I spent more of 2010 than I care to admit working through a spell of writer’s block, brought on not because I didn’t have a project, or even because I doubted that I could finish that project, but because I was briefly and thoroughly convinced that none of it mattered, that of all of the things a person could do with their time, writing a novel was the least likely to improve anyone’s quality of life. The disasters seemed so much bigger than words, and even those crises that were crises of culture rather than climate seemed impermeable. I would watch cable news and think that language had lost all meaning, that my faith in books as a vehicle for empathy and understanding had been naïve and misguided, because empathy was dead.
The two books that most stood out to me this year spoke broke through that haze by reminding me what language can still do. They spoke to the anxieties of the present without being nihilistic or unrealistic about the future. They reminded me, during a year when I spent so much time battling my own distraction that I actually went back to writing longhand, how it felt to be so completely absorbed with a book that I didn’t notice my laptop or my cell phone, or, on one occasion, my metro stop, but also left me ultimately feeling more responsible for the world I live in, instead of more isolated from it.
The first was Isabel Wilkerson’s The Warmth of Other Suns, a beautifully written and researched account of the great migration. The book expanded my understanding of a story I thought I knew and did a wonderful job of balancing the epic scope of the project with the intimate details of the lives of individuals. It’s hard to tell the story of pre civil-rights movement America without some degree of optimism, because it’s hard to read accounts of the way things were—from the brutal violence of both the U.S south that African-Americans fled and the U.S north that burned down neighborhoods rather than accept them as neighbors, to the quieter brutality of travelers being forced into lonely, unsafe drives because there was no where in the country for a black travel to safely rest—and not think about how much we take for granted now. But Wilkerson resists the reductive optimism of leaving it at that by exploring the ambiguous nature of some of the progress made, and by refusing to force her subjects into being symbols rather than human beings. I think a lot about the ways in which the recent black experience in America has been in some ways similar to an immigration experience, and in making the case that for many families, it was an actual immigration experience, Wilkerson linked the past and the present and reminded me that the past was not so long ago and the future is never set in stone.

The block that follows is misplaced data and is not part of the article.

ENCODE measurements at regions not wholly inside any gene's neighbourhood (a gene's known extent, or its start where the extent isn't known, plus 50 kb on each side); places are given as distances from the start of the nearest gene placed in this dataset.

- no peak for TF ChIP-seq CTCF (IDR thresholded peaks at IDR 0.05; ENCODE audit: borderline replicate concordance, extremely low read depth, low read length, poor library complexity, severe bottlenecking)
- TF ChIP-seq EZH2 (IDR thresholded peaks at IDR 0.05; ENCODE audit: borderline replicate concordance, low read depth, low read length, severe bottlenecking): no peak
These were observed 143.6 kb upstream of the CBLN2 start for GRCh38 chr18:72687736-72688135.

The second book was Jennifer Egan’s A Visit from the Goon Squad. Egan did a beautiful job of filtering large anxieties—about time, about technology, about pop-culture, about the limitations of human connection—and making them breathe on the page, through a cast of characters who felt fully alive. After spending so much time this year listening to people weigh in on technology—technology and the future, technology and the book, technology and empathy—it was exciting to see Egan play with that anxiety in the novel form, by letting the question of technology become a question of aesthetics. The aesthetic choices engaged the question without providing a neat or heavy-handed answer. By the time the book shifted to the imagined future, I was grieving less for the loss of the world as I knew it, and more for the private tragedies of Egan’s characters, which were somehow not lost in either the playfulness of the novel’s form or the shift in forms of communication in their new present.
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